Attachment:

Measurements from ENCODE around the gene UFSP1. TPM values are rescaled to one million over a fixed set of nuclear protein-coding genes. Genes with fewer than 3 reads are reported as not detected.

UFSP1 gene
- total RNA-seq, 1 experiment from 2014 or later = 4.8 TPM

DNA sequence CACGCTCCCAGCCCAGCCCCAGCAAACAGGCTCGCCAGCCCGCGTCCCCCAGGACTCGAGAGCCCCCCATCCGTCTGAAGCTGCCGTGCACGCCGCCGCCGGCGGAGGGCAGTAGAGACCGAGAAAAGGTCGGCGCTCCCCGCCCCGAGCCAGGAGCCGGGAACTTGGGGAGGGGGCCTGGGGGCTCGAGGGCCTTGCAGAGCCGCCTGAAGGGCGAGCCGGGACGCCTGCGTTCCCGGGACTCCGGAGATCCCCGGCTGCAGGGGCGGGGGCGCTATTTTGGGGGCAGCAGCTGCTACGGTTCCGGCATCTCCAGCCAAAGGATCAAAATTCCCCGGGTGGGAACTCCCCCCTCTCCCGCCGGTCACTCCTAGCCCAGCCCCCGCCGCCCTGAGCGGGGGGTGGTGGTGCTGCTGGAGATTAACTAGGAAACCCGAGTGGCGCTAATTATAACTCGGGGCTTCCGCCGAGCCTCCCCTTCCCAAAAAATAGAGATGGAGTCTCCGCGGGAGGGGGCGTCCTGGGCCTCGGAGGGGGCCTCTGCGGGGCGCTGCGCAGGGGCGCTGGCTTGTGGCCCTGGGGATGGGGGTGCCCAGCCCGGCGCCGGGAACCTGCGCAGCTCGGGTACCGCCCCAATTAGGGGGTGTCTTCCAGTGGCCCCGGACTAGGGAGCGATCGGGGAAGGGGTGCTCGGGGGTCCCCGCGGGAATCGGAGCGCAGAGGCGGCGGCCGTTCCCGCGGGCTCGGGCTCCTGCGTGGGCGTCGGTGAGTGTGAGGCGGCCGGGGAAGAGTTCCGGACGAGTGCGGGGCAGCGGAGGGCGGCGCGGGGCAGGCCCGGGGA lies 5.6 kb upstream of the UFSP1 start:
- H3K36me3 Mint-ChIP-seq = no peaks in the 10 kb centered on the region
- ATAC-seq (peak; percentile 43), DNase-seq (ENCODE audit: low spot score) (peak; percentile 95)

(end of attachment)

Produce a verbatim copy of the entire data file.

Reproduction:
Measurements from ENCODE around the gene UFSP1. TPM values are rescaled to one million over a fixed set of nuclear protein-coding genes. Genes with fewer than 3 reads are reported as not detected.

UFSP1 gene
- total RNA-seq, 1 experiment from 2014 or later = 4.8 TPM

DNA sequence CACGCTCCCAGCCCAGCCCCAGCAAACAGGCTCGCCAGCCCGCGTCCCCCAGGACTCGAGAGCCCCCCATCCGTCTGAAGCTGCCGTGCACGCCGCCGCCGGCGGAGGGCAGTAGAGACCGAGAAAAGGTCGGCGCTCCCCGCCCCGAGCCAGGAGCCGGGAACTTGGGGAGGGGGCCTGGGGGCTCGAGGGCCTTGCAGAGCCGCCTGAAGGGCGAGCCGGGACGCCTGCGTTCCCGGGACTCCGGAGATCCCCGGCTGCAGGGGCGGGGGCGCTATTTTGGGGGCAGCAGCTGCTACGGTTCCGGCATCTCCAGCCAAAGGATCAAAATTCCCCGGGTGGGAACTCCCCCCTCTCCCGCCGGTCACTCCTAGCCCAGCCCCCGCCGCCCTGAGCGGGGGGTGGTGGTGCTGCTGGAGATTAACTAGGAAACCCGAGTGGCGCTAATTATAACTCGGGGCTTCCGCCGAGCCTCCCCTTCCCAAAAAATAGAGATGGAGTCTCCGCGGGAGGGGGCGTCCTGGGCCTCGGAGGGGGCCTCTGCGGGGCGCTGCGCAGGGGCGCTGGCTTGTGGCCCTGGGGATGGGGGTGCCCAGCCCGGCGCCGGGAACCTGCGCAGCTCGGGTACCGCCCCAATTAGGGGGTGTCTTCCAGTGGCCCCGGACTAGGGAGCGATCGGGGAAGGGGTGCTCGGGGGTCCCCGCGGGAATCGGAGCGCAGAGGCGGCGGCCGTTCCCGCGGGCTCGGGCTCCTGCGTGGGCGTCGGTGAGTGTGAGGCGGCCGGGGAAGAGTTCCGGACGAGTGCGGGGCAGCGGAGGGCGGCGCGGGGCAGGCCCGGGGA lies 5.6 kb upstream of the UFSP1 start:
- H3K36me3 Mint-ChIP-seq = no peaks in the 10 kb centered on the region
- ATAC-seq (peak; percentile 43), DNase-seq (ENCODE audit: low spot score) (peak; percentile 95)